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Teach Yourself to Echolocate

A beginner’s guide to navigating with sound.

Sounds bounce off surfaces—and you can practice listening to them.
Sounds bounce off surfaces—and you can practice listening to them. All Illustrations: Kristen Boydstun

Daniel Kish navigates the world like a bat does—and he does so without ever leaving the ground.

After losing his vision as an infant, Kish taught himself to move around with the help of echolocation. Like bats, Kish uses his mouth to produce a series of short, crisp clicking sounds, and then listens to how those sounds bounce off the surrounding landscape. (Our winged neighbors tend to emit these clicks at frequencies humans can’t hear, but Kish’s clicks are perfectly audible to human ears.) From there, Kish makes a mental map of his environment, considering everything from broad contours—like walls and doors—down to textural details.

Kish now teaches echolocation, mostly to students who are blind. For these students, Kish believes that an echolocation practice can buoy confidence and independence. Kish’s own experience is persuasive—he famously bikes along hilly, car-lined streets—and a growing body of scholarly research has begun to unpack exactly how expert echolocaters do their thing. This research has also backed up the idea that this skill is highly learnable. When researchers at the University of California, Berkeley, asked novice echolocators to use tongue clicks to determine which of the two objects in front of them was larger, the newbies were soon able to do so in a way that the scientists couldn’t attribute to chance.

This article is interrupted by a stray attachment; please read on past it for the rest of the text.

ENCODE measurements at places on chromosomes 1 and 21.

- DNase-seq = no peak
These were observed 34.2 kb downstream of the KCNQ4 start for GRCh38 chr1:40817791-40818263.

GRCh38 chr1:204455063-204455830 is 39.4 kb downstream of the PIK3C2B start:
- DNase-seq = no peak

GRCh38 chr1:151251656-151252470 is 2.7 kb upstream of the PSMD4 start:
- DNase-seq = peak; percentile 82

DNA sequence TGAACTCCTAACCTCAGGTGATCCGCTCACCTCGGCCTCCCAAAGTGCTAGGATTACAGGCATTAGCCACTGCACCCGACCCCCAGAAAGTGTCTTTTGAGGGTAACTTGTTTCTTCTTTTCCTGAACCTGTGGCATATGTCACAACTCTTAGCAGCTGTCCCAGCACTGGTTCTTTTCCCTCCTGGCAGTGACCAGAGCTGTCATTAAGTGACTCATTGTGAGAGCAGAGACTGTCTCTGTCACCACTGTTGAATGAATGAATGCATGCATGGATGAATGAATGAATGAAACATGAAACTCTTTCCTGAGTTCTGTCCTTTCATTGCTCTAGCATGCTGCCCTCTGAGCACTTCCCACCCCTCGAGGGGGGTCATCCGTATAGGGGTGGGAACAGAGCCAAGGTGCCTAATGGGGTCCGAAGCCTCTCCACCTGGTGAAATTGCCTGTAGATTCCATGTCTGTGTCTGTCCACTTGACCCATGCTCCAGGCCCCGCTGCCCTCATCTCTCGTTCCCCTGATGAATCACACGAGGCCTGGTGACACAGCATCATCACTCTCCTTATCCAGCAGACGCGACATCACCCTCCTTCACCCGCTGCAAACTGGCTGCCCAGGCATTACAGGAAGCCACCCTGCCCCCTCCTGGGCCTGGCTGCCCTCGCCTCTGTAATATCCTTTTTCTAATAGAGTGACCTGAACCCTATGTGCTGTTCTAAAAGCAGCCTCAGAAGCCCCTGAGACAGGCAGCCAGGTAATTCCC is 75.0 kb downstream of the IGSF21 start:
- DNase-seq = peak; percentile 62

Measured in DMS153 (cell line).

Whatever your sightedness, there’s something to be said for learning to listen more attentively to sonic scenery. Kish believes that vision has a way of blunting the other senses unless people work to really flex them. Deft echolocators, he says, are able to perceive fine differences—distinguishing, say, between an oleander bush (“a million sharp returns”) and an evergreen (“wisps closely packed together, which sound like a bit like a sponge or a curtain”). They’re discovering sonic wonder wherever they go. We asked Kish to tailor a lesson for first-timers just learning to listen to the landscape.

1) Practice tuning in

Before you begin producing your own sounds, just practice noticing the ways that sounds change around you. Try this exercise next time you’re in a car (assuming you’re not in the driver’s seat).

Crack open the window and close your eyes. This is a good chance to pass through a varied landscape pretty quickly, and begin to differentiate between sounds. “On a residential street, you should hear the sound of the car jump in and out as you pass other parked cars, possibly trees, posts, mailboxes, or houses near the curb,” Kish says. “Everything we pass reflects the sound of our car differently.” Prime yourself to pay attention to incidental soundtracks.

2) Pick your supplies

If you are a sighted person, you’ll want a blindfold. “It’s very, very difficult to discern these kinds of subtleties if your eyes are working at the same time,” Kish says. Occluding one sense gives the less-dominant ones room to stretch their legs.

Now is also a good time to stock up on what you’ll need for your practice sessions. First, you’ll need a metal tray or a bowl, so make sure you’ve got one on hand. Once you start moving through space later on, it will also help to have a trekking pole or a cane, or at least a partner you trust to shout if you wander too far off base.